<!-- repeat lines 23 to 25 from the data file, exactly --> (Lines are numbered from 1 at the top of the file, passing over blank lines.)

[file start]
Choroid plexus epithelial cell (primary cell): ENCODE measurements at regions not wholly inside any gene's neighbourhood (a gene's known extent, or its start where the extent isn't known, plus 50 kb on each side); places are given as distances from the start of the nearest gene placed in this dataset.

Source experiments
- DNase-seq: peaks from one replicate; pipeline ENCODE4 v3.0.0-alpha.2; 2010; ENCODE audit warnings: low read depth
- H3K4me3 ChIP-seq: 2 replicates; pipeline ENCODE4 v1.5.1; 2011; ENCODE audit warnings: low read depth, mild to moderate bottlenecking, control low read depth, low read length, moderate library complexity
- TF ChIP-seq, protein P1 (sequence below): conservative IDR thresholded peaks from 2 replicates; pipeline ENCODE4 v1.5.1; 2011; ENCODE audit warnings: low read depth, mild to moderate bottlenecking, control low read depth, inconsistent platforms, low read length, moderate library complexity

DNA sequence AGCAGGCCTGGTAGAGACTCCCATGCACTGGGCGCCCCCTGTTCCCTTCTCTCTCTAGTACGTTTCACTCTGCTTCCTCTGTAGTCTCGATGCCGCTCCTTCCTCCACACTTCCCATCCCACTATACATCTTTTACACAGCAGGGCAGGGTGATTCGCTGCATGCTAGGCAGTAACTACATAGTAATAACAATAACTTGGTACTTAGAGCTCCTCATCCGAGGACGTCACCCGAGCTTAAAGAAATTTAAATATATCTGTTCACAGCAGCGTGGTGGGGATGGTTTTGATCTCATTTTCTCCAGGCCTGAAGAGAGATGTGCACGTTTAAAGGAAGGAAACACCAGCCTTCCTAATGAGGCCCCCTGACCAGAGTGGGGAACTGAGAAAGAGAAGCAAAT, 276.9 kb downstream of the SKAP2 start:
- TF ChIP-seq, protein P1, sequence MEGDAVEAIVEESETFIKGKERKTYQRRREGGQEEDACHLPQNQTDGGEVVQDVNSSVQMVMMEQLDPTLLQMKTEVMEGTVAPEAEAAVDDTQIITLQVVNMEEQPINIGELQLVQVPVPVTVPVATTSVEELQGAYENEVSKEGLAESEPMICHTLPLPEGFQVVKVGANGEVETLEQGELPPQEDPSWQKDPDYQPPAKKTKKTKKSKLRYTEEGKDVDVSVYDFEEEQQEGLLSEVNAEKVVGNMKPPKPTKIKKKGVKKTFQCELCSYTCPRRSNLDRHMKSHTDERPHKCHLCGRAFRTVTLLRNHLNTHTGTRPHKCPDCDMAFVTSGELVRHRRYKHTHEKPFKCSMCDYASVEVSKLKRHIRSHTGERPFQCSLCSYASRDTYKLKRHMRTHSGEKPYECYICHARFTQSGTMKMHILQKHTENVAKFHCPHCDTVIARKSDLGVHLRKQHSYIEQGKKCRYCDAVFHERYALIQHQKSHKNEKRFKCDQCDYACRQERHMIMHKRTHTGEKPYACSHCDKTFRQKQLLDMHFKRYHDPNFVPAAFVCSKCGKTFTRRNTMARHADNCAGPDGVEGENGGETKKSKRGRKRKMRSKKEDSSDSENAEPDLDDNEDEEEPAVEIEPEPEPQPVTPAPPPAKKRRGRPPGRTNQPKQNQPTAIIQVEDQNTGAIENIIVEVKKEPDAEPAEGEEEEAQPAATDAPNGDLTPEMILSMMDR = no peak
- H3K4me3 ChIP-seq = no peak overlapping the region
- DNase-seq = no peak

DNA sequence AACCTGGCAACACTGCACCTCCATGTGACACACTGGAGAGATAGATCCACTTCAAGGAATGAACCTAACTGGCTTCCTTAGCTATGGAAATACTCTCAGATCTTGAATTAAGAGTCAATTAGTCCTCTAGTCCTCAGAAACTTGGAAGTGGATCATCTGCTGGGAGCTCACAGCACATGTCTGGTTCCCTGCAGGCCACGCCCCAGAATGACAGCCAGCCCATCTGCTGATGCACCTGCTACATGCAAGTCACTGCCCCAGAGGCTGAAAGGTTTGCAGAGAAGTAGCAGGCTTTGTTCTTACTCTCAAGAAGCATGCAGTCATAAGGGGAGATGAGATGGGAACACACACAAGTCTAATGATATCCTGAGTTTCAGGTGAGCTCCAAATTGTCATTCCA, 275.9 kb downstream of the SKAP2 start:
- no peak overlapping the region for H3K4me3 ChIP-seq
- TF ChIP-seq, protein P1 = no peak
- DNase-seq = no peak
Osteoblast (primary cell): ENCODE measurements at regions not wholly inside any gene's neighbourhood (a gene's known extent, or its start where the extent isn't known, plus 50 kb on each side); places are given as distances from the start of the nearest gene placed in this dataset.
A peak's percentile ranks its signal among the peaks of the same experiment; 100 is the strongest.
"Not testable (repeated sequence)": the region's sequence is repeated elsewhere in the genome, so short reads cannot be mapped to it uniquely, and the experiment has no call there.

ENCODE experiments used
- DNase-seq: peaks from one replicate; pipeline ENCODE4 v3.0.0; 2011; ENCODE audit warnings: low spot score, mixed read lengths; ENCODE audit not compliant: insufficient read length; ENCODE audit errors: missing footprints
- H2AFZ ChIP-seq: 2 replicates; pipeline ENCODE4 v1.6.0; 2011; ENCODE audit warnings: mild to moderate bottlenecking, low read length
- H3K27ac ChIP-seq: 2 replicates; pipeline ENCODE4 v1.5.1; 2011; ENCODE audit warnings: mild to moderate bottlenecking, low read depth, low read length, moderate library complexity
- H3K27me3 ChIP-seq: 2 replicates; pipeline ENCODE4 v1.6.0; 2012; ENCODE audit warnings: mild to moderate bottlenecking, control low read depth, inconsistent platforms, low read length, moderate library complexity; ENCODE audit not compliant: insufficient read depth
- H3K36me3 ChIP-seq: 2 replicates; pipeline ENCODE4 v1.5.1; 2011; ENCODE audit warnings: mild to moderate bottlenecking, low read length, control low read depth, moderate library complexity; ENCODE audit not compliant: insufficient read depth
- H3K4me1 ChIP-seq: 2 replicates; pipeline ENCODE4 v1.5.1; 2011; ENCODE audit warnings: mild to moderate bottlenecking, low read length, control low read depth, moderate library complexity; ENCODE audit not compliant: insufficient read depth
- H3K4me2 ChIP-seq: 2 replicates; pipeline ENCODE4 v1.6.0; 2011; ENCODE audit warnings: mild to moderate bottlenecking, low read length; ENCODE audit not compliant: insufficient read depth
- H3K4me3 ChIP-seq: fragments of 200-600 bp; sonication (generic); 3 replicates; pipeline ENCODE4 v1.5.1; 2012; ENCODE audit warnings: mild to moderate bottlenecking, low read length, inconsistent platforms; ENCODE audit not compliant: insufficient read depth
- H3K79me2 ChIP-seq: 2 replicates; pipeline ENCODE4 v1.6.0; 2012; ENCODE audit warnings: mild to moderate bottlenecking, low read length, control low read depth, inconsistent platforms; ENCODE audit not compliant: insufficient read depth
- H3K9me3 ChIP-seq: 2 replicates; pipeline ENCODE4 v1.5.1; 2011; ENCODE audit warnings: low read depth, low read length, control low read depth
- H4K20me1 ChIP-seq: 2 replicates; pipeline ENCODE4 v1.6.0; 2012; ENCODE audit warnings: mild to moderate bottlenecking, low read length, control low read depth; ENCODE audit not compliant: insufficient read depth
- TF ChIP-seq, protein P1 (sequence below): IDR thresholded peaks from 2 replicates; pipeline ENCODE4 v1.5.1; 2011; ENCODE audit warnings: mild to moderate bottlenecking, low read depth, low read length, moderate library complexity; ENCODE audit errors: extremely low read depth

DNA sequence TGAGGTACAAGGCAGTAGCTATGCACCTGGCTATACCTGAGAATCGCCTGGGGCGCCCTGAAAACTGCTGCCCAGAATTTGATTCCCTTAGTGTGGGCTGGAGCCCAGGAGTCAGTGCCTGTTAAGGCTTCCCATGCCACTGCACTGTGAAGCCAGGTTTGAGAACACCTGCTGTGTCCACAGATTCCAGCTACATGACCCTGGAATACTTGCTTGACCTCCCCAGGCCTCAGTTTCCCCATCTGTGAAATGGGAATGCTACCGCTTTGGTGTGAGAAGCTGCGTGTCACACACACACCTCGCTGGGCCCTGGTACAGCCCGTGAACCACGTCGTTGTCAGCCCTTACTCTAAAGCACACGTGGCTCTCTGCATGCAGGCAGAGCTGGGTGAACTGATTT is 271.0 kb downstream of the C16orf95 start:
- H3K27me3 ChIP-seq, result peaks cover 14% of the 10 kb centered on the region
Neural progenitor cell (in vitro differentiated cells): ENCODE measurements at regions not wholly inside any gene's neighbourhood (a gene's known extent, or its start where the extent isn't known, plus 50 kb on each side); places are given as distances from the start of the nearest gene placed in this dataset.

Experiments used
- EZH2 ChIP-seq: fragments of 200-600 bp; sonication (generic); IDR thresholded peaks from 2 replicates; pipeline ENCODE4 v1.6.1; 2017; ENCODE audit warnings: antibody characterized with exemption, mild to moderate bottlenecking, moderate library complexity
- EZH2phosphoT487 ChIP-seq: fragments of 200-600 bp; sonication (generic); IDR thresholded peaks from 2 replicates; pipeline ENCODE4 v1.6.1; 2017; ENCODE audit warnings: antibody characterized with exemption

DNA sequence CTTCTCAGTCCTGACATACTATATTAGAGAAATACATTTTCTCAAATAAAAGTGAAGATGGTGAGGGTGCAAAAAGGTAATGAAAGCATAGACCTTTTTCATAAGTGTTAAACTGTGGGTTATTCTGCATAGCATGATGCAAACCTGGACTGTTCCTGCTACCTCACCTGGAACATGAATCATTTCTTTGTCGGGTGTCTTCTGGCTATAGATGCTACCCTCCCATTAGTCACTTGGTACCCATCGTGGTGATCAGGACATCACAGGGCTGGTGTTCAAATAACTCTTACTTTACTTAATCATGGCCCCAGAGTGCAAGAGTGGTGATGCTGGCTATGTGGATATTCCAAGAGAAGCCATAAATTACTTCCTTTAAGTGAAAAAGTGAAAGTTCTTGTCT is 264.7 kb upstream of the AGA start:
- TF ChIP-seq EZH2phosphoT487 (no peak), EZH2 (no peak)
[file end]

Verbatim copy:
- H3K4me1 ChIP-seq: 2 replicates; pipeline ENCODE4 v1.5.1; 2011; ENCODE audit warnings: mild to moderate bottlenecking, low read length, control low read depth, moderate library complexity; ENCODE audit not compliant: insufficient read depth
- H3K4me2 ChIP-seq: 2 replicates; pipeline ENCODE4 v1.6.0; 2011; ENCODE audit warnings: mild to moderate bottlenecking, low read length; ENCODE audit not compliant: insufficient read depth
- H3K4me3 ChIP-seq: fragments of 200-600 bp; sonication (generic); 3 replicates; pipeline ENCODE4 v1.5.1; 2012; ENCODE audit warnings: mild to moderate bottlenecking, low read length, inconsistent platforms; ENCODE audit not compliant: insufficient read depth